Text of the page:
Prop. 69’s requirement of DNA collection is valid for a defendant validly arrested on probable cause to hold for a serious offense

In 2004, California voters passed Proposition 69 (Prop. 69, as approved by voters, Gen. Elec. (Nov. 2, 2004); known as the “DNA Fingerprint, Unsolved Crime and Innocence Protection Act” (DNA Act)) to expand existing requirements for the collection of DNA identification information for law enforcement purposes. The DNA Act requires law enforcement officials to collect DNA samples, as well as fingerprints, from all persons who are arrested for, as well as those who have been convicted of, felony offenses. (Pen. Code, § 296.1, subd. (a)(1)(A).)

Defendant Mark Buza was arrested for arson and related felonies and transported to jail. At booking, a jail official informed defendant that he was required to provide a DNA sample by swabbing the inside of his cheek. He refused. A jury later convicted him of both the arson-related felonies and the misdemeanor offense of refusing to provide a specimen required by the DNA Act. (Pen. Code, § 298.1, subd. (a).)

The Court of Appeal reversed defendant’s misdemeanor refusal conviction, holding that the DNA Act violated defendant’s rights under the Fourth Amendment to the United States Constitution. While the case was pending on appeal, the United States Supreme Court addressed a similar issue in Maryland v. King (2013) 569 U.S. 435 (King), and reached a different conclusion. The high court held that “[w]hen officers make an arrest supported by probable cause to hold for a serious offense and they bring the suspect to the station to be detained in custody, taking and analyzing a cheek swab of the arrestee’s DNA is, like fingerprinting and photographing, a legitimate police booking procedure that is reasonable under the Fourth Amendment.” (Id. at pp. 465–466.)

Following the high court’s decision in King, this case returned to the Court of Appeal. On remand, the Court of Appeal again reversed defendant’s misdemeanor refusal conviction, this time on the ground that the DNA Act violates the California Constitution’s prohibition on unreasonable searches and seizures. (Cal. Const., art. I, § 13.)

Defendant raises a number of questions about the constitutionality of the DNA Act as it applies to various classes of felony arrestees. But the question before us is a narrower one: Whether the statute’s DNA collection requirement is valid as applied to an individual who, like defendant, was validly arrested on “probable cause to hold for a serious offense”—here, the felony arson charge for which defendant was ultimately convicted—and who was required to swab his cheek as “part of a routine booking procedure” at county jail. (King, supra, 569 U.S. at p. 465.) Under the circumstances before us, we conclude the requirement is valid under both the federal and state Constitutions, and we express no view on the constitutionality of the DNA Act as it applies to other classes of arrestees. We accordingly reverse the judgment of the Court of Appeal in this case.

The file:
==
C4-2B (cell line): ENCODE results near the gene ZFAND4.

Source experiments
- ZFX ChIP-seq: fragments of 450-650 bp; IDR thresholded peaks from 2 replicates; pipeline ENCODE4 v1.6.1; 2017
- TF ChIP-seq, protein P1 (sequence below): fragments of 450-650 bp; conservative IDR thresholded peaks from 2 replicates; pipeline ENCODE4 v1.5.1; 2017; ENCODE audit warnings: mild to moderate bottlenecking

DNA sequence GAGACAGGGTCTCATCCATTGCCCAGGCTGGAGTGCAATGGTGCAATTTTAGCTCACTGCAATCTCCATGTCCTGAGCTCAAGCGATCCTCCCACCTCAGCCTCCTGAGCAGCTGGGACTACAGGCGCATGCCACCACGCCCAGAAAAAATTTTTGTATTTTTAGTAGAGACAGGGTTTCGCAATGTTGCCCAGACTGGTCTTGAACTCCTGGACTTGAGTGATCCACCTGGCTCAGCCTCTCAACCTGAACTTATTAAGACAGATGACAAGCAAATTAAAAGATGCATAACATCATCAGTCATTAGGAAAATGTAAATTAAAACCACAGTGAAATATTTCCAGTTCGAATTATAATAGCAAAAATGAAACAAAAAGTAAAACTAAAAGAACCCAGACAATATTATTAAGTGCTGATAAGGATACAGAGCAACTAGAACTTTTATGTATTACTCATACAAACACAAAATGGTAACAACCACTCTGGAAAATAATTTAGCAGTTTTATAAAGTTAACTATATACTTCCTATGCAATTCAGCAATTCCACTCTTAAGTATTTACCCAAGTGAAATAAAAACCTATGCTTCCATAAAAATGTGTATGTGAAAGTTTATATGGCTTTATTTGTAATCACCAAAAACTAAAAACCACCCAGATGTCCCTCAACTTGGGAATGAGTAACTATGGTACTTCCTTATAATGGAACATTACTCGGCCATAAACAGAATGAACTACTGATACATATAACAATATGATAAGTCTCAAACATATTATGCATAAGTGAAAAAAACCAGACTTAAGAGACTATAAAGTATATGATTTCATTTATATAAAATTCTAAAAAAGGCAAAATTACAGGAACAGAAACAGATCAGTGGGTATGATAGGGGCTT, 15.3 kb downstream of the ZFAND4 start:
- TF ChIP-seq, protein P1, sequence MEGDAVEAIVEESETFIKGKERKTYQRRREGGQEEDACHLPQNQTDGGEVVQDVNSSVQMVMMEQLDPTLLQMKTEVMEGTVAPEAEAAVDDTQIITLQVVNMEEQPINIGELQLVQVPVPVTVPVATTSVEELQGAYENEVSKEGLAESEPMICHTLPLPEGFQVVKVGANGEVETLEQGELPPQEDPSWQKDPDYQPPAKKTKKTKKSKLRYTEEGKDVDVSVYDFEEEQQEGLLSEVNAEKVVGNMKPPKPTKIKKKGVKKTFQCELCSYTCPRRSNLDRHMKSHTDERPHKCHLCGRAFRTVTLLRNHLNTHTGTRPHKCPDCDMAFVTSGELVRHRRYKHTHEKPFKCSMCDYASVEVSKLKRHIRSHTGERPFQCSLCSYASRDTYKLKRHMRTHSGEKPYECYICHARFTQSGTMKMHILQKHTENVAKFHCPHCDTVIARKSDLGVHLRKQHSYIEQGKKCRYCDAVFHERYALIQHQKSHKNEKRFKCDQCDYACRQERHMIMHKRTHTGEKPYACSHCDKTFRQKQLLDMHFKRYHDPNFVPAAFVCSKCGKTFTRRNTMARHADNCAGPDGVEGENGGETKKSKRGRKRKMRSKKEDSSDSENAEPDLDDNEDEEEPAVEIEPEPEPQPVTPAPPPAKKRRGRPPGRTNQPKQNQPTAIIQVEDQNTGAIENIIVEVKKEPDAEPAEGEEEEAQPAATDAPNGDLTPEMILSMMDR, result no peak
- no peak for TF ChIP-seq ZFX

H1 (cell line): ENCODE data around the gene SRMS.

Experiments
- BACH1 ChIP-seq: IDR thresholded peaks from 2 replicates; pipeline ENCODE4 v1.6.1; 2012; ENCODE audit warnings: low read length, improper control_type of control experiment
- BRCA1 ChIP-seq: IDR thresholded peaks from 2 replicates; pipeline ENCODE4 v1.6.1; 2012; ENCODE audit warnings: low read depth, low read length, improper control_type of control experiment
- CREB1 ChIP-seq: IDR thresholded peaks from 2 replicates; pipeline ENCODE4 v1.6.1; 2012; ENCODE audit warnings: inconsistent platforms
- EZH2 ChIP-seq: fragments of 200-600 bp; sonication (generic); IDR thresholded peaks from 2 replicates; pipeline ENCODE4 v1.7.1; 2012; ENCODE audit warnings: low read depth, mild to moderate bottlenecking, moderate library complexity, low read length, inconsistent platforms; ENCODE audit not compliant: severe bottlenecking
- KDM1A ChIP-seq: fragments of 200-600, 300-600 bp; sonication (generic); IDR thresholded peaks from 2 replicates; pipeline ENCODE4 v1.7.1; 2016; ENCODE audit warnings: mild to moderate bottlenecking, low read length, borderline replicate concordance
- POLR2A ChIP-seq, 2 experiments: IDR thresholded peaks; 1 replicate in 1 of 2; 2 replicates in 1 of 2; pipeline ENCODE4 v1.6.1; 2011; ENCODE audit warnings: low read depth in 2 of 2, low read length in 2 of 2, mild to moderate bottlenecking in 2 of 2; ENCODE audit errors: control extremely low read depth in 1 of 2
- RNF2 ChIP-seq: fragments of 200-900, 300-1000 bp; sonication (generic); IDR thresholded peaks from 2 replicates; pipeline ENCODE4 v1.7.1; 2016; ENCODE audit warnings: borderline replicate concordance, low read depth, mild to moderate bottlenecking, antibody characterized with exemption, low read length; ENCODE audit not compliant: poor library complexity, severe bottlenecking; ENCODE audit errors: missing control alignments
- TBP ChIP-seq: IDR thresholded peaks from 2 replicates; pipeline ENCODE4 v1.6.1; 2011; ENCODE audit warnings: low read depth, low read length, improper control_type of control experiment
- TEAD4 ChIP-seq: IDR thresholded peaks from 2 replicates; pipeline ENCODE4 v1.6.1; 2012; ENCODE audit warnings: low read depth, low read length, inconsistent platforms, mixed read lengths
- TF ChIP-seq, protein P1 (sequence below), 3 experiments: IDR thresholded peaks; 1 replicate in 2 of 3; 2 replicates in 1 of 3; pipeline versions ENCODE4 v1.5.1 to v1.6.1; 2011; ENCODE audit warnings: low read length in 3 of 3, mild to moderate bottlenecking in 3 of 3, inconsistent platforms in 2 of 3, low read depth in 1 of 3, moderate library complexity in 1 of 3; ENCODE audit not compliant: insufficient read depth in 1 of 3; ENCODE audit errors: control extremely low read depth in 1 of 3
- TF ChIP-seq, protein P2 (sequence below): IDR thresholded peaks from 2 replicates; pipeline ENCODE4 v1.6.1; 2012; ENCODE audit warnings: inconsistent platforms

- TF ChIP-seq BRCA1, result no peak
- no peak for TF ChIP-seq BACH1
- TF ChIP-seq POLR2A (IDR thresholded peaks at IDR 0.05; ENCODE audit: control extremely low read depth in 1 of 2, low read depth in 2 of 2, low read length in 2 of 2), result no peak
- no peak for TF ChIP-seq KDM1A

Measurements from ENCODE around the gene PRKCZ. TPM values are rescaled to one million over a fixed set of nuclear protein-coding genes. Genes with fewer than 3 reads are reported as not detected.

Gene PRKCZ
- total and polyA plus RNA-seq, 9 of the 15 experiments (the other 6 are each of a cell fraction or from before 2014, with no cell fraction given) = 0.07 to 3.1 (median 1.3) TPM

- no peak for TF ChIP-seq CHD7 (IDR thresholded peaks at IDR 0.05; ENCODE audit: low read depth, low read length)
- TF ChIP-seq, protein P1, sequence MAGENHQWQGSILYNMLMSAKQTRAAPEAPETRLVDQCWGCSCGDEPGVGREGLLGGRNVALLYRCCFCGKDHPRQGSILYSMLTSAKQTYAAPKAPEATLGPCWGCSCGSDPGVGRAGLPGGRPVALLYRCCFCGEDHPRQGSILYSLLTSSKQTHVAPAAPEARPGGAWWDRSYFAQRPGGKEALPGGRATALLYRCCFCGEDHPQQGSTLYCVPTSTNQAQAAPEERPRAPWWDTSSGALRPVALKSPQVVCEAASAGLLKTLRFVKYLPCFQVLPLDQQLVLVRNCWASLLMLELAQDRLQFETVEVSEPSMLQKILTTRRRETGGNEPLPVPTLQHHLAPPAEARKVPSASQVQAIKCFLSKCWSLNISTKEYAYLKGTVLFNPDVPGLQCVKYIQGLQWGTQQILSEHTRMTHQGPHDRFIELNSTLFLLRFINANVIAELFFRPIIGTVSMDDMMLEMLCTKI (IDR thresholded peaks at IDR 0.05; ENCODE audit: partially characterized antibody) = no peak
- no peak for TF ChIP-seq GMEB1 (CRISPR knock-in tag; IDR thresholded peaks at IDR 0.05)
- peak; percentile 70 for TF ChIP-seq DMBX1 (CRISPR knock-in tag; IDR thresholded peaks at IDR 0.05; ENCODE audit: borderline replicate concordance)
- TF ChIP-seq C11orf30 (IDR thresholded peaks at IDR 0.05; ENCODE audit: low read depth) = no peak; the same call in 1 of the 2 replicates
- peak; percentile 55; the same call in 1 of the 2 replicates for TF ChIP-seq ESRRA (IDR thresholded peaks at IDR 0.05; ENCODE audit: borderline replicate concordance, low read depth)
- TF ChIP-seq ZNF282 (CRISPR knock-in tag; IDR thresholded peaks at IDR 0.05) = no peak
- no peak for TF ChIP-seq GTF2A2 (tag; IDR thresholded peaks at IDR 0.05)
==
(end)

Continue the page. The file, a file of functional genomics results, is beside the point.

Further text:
People v. Buza


Coming Monday

March 30, 2018 Comments off

Coming Monday from the Cal. Supremes:

S237014 (A139411; Alameda County Superior Court – 91694B)
Argued in San Francisco 1-04-18

This case presents the following issue: Should the Board of Parole Hearings be relieved of its obligations arising from a 2013 settlement to continue calculating base terms for life prisoners and to promulgate regulations for doing so in light of the 2016 statutory reforms to the parole suitability and release date scheme for life prisoners, which now mandate release on parole upon a finding of parole suitability?

S223698 (A125542; San Francisco County Superior Court – SCN 207818)
Argued in San Francisco 1-03-18

This case presents the following issue: Does the compulsory collection of a biological sample from all adult felony arrestees for purposes of DNA testing (Pen. Code, §§ 296, subd. (a)(2)(C); 296.1, subd. (a)(1)(A)) violate the Fourth Amendment to the United States Constitution or article I, section 13, of the California Constitution?